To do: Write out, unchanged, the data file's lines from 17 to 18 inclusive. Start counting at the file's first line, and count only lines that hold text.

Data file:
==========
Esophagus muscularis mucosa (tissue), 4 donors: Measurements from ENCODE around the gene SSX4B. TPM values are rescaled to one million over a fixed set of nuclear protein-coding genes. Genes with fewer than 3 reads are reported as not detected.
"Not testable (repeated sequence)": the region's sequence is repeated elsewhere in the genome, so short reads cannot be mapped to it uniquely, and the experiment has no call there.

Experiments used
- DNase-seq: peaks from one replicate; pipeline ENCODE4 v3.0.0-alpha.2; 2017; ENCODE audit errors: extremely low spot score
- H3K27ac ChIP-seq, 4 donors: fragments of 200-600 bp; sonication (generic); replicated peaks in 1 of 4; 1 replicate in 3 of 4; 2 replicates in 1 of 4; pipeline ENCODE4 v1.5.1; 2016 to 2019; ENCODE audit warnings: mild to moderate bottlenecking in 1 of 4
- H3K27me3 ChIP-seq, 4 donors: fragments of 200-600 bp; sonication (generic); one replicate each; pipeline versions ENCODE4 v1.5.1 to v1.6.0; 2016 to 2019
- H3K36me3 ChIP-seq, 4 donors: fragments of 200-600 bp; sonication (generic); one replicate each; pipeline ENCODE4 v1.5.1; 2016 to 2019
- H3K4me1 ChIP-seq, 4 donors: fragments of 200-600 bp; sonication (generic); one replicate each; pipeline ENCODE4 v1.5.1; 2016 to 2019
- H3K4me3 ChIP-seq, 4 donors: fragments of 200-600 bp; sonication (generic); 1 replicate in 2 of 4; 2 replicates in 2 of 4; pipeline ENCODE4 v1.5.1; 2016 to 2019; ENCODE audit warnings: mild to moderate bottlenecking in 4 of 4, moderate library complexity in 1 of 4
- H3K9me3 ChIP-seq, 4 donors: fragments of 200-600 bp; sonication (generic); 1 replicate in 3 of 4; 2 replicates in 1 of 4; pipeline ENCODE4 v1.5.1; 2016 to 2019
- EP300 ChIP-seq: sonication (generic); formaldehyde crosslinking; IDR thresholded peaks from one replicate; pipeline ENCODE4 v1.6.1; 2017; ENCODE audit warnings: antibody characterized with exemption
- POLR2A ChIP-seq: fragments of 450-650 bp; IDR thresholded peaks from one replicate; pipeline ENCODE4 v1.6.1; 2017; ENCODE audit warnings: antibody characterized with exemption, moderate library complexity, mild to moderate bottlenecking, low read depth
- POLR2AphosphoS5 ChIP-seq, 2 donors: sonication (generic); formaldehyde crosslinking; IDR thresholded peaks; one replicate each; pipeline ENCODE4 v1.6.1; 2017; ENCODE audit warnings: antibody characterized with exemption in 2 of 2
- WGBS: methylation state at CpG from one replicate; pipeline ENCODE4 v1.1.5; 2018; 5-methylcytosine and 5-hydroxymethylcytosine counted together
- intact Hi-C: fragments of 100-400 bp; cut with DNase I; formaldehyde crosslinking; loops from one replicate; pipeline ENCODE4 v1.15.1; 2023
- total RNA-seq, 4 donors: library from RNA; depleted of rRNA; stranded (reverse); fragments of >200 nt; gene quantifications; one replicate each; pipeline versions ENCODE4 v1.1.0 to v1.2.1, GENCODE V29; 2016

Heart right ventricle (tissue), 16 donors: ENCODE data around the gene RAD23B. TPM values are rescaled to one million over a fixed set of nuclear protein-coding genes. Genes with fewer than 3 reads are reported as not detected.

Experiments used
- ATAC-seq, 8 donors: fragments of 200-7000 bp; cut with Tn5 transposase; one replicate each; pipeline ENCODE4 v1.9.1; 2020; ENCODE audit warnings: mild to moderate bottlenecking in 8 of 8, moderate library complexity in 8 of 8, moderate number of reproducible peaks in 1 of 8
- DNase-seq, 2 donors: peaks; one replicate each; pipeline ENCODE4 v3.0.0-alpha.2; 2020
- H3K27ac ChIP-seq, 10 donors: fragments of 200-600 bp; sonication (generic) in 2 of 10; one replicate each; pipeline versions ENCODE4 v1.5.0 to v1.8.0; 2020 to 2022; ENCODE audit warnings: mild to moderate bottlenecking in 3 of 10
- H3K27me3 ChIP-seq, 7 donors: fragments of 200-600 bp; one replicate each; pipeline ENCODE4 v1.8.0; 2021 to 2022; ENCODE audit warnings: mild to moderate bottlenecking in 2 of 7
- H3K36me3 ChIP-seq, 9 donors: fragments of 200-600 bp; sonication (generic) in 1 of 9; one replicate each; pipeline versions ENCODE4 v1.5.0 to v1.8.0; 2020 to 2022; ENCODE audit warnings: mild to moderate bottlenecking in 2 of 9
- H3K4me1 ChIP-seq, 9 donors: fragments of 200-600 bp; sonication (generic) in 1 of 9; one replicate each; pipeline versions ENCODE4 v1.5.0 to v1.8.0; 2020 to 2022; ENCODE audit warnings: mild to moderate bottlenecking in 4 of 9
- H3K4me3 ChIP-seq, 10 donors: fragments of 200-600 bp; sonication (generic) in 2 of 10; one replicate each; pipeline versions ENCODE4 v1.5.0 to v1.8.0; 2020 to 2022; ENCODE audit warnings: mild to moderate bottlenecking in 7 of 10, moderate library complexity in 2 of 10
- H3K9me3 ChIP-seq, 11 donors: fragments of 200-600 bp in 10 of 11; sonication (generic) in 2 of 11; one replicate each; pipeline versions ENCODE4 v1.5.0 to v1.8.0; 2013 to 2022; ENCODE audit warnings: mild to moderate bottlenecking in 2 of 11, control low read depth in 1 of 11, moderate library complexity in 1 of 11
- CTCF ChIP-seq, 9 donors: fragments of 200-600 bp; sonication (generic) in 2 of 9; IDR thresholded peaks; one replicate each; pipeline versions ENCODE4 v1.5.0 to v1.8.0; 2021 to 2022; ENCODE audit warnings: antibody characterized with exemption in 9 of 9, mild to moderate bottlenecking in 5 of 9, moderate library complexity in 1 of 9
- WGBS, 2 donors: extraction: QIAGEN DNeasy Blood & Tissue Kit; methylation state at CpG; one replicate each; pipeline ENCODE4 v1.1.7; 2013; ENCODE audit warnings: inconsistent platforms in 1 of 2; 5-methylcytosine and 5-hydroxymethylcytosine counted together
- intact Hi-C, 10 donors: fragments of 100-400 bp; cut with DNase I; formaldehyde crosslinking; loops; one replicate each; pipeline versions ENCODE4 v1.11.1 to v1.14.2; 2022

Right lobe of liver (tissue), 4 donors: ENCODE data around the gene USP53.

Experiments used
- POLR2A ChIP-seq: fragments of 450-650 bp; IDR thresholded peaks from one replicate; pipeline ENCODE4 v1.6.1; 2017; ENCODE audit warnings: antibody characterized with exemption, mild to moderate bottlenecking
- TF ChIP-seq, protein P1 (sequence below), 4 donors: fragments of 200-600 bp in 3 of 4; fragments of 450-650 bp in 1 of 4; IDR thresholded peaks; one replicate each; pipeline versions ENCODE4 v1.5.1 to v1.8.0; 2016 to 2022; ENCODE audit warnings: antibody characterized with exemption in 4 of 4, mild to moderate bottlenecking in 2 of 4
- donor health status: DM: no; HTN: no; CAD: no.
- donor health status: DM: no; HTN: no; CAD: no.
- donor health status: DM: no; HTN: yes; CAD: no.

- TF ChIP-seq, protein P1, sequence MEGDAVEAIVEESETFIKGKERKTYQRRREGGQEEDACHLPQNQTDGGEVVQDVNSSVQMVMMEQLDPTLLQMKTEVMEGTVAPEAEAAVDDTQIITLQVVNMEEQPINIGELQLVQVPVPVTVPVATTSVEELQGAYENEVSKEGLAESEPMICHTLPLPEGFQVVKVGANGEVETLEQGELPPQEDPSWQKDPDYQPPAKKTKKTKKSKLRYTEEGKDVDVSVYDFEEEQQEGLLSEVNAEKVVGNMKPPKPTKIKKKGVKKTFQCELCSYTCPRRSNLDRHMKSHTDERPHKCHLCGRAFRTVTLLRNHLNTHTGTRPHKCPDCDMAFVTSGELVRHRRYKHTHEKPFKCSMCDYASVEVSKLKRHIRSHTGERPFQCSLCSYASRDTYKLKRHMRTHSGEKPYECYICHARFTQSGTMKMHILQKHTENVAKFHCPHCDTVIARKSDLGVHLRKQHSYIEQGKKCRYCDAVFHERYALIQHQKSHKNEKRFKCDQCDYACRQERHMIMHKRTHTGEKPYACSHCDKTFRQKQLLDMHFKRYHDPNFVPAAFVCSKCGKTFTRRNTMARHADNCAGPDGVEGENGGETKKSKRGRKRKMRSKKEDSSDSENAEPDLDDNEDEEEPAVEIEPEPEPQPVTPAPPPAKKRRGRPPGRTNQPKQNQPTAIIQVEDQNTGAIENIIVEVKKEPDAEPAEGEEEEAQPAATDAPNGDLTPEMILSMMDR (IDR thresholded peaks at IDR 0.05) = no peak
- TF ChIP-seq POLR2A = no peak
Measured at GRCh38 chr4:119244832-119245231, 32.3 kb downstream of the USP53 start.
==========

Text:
Heart right ventricle (tissue), 16 donors: ENCODE data around the gene RAD23B. TPM values are rescaled to one million over a fixed set of nuclear protein-coding genes. Genes with fewer than 3 reads are reported as not detected.

Experiments used